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Arboriculture is an evolving practice in Asia, and one firm is not only helping train local arborists, but also assisting in the preparation for some major events in Hong Kong. Asia Tree Preservation, Ltd. (ATP) was incorporated in Hong Kong in 2007 and is comprised of certified arborists who relocated from the Chicago area to China with plans to offer tree care services and arboriculture training to the Asian region.

On Course in China


By Jon Picker


Arboriculture is an evolving practice in Asia, and one firm is not only helping train local arborists, but also assisting in the preparation for some major events in Hong Kong. Asia Tree Preservation, Ltd. (ATP) was incorporated in Hong Kong in 2007 and is comprised of certified arborists who relocated from the Chicago area to China with plans to offer tree care services and arboriculture training to the Asian region. Since its inception, ATP has engaged in multiple training efforts, major projects, has helped prepare for a PGA European Tour event, and has even been involved with efforts leading up to the 2008 Summer Olympic Games.


 


Preserving turf through proper pruning


As Harvard biologist Edward O. Wilson, author of the 1975 book Sociobiology, once stated, “I believe that the reason that people find well-landscaped golf courses ‘beautiful’ is that they look like savannas, down to the scattered trees, copses and lakes…” But trees on a course may, at times, hinder turfgrass growth. In Golf Course Tree Management, Sharon Lilly stated, “Golf course superintendents may curse the trees for the problems trees cause in caring for the turf. But this is a love/hate relationship for the superintendents because they realize that trees are critical to the course.”


Because of the need for tree management, the Hong Kong Golf Club (HKGC) hired Certified Arborist and Landscape Manager, Prisca Tsui. The 122 year-old course at HKGC is lined by hundreds of Melaleuca and Eucalyptus trees, some as tall as 30 meters (100 feet). Trees of this size can cast large shadows on the turfgrass, making it difficult to grow. In addition, wind-damaged trees and dead limbs can be hazardous to golfers. However, trees are also an important part of a golf course. “Turfgrass can be replaced, but a full-sized tree takes years to grow,” said Tsui. “Pruning trees can reduce potential danger to people, as well as keep trees healthy in the long run.”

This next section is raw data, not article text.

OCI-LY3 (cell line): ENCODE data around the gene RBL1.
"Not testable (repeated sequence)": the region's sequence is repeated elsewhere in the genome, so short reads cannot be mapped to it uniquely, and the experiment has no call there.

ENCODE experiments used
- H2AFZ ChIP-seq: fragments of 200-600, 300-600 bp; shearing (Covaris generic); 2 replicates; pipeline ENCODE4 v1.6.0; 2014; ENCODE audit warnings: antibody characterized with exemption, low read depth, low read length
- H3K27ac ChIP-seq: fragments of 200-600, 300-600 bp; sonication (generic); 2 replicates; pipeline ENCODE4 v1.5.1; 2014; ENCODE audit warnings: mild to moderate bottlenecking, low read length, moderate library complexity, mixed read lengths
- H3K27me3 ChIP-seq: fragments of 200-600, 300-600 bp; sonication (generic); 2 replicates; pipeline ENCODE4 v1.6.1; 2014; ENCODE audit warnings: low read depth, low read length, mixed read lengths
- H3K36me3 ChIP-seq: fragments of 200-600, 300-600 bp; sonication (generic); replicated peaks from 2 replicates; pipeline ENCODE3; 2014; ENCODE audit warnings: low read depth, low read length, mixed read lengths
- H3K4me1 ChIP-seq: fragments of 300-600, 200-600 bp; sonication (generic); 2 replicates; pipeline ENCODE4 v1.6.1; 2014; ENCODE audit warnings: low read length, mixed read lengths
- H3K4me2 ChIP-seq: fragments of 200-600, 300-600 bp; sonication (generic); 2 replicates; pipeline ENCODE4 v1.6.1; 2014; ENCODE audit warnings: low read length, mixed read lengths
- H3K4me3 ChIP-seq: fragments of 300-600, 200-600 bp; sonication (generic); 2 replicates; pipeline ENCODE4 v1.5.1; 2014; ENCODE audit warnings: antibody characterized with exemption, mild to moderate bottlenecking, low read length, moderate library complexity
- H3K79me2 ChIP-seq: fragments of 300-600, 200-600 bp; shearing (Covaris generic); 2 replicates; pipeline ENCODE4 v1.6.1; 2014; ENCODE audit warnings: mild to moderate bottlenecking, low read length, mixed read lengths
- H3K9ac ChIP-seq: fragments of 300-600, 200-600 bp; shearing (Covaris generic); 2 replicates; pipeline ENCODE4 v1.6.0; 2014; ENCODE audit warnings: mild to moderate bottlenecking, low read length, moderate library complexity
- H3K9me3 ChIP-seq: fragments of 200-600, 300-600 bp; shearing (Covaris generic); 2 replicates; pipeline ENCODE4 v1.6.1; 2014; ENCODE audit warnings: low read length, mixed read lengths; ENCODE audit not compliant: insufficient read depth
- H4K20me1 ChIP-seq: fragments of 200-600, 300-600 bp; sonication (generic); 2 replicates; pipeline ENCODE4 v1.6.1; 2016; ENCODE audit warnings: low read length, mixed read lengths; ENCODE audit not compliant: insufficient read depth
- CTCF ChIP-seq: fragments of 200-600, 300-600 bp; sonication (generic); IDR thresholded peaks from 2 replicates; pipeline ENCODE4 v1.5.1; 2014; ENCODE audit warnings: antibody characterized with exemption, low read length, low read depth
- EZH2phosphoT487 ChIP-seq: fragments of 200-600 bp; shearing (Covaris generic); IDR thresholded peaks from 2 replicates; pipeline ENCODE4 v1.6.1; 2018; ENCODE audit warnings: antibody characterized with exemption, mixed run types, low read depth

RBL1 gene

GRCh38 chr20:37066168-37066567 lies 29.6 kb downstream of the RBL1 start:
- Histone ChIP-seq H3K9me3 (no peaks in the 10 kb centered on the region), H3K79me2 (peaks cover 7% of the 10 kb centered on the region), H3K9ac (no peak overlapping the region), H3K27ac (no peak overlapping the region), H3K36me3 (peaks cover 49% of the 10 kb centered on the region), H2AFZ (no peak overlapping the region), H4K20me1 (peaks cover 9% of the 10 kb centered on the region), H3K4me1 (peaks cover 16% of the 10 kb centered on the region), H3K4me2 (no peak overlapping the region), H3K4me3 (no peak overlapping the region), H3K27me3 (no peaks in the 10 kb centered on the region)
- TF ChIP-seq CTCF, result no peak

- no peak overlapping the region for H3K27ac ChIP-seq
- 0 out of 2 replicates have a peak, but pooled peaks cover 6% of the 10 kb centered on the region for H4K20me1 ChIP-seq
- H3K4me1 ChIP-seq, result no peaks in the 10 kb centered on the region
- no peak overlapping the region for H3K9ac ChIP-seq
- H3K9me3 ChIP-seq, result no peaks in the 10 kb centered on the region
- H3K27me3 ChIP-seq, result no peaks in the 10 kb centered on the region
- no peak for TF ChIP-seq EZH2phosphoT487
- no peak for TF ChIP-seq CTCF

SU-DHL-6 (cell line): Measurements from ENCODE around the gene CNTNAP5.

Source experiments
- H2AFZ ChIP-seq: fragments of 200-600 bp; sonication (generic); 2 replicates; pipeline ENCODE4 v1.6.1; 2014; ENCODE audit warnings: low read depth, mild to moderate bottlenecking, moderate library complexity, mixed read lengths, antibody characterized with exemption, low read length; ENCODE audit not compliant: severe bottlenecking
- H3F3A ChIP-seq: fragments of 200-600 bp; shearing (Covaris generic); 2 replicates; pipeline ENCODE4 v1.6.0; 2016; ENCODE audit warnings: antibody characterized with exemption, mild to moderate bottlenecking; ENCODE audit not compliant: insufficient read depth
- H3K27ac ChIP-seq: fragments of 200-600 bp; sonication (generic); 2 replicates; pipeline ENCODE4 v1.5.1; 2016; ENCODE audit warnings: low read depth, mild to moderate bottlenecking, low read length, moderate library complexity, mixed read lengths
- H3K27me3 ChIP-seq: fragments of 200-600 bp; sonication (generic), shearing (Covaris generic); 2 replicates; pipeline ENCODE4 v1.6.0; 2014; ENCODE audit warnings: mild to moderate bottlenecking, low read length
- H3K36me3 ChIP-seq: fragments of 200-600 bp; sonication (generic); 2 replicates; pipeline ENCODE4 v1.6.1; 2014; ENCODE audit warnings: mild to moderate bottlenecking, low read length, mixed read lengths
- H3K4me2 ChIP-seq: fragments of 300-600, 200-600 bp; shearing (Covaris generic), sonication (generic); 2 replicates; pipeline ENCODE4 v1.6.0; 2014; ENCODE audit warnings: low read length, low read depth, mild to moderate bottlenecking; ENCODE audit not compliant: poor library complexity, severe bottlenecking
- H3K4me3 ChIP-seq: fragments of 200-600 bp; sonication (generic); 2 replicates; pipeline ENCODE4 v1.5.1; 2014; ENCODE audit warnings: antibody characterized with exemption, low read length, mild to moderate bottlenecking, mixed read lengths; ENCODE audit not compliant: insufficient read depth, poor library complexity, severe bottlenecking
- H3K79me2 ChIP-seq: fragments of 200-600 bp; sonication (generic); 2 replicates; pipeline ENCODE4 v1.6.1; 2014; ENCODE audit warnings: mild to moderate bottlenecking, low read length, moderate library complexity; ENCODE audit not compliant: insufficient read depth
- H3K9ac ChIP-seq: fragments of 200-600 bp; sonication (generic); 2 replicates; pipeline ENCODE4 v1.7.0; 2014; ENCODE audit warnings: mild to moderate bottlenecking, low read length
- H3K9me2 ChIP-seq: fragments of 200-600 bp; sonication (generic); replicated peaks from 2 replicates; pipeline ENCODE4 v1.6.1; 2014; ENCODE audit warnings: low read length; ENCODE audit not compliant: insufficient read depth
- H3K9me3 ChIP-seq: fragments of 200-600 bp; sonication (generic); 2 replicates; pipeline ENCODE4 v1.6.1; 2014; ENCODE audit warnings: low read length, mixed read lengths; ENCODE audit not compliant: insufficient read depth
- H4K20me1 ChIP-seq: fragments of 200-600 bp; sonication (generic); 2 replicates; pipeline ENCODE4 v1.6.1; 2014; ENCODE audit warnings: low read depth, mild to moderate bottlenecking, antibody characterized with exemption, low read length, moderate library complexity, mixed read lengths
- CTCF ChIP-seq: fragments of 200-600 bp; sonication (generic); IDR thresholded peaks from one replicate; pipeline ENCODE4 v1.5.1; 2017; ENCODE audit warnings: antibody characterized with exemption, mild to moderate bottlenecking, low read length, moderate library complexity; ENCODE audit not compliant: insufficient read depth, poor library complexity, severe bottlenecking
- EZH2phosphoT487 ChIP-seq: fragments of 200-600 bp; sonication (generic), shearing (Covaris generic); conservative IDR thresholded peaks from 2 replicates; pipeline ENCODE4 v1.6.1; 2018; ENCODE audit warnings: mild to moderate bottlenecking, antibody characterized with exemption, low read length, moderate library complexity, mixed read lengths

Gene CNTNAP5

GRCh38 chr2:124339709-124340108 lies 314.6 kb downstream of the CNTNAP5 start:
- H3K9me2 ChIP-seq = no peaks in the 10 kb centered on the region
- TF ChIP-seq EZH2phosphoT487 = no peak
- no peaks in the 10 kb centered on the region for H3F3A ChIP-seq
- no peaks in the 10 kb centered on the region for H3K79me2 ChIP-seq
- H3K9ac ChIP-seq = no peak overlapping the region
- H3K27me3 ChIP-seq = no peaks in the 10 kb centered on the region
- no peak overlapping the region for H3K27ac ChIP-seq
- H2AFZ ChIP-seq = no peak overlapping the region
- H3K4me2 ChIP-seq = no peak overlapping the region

To manage trees of this size requires a high level of experience and expertise. As the practice of arboriculture has only recently been introduced in Asia, Tsui requested the help of Oriental Landscape of Swire House Group and Asia Tree Preservation, Ltd. in preparation for the PGA European Tour’s UBS Hong Kong Open in November 2007.


The preparation for the Hong Kong Open involved the pruning of more than 50 trees to allow more light for turfgrass growth, while maintaining the form and function of the trees.


Tsui’s plans for creating a long-term solution for golf course tree management included the training of a tree management team. She requested ATP to train her staff in chain saw field safety and maintenance. This involved two days of intense training in chain saw use and personal protective equipment.


“The training was eye-opening, even for someone who has used a chain saw for a long time,” said Tsui.


Don Picker, managing director of ATP, said, “The chainsaw safety course should prepare them for the dangers of using a chain saw, both on the ground and in a tree. With continued study and practice in arboriculture, I’m convinced HKGC will have a strong, self-sustaining, tree management program.”


 


Shedding some light on Olympic equestrian



From left: Don Picker, Jeff Legue and Jon Picker of Asia Tree Preservation


In August 2008, HKGC will be the venue for the Olympic equestrian cross country course. From the Beas River Country Club and the adjacent Hong Kong Golf Club, a 5.7-km temporary cross country track, 10 meters in width, is being constructed. Sam Bauer, equestrian course superintendent, requested the help of ATP’s arborists to increase both airflow and sunlight on the horse jumps and surrounding areas for the purpose of turfgrass growth, as well as to allow more light for live worldwide video coverage of the event.


“Many of the horse jump zones have been built in locations with trees to add obstacles and to create ‘effect’ for the course design,” said Bauer. “But the lack of sunlight in Hong Kong makes managing turfgrass a difficult task. In addition to this, trying to grow turf in locations shaded by trees becomes even more challenging. Asia Tree Preservation was brought in to prune/thin trees to allow more sunlight to reach my turf canopy and increase airflow. The work that ATP did has shown a dramatic increase in my turf quality, and the best part is that I can’t even tell that they were here.


“Tree pruning has had obvious benefits in increasing airflow and light penetration,” Bauer added. “In addition, we are using supplemental lighting and high-powered fans to help reverse the effects of these microclimates.”


 



Jon Picker is a Certified Arborist, and member of Asia Tree Preservation, Ltd., Hong Kong. He can be reached via e-mail at jonpicker@atptree.com


For an interview with ATP, click here

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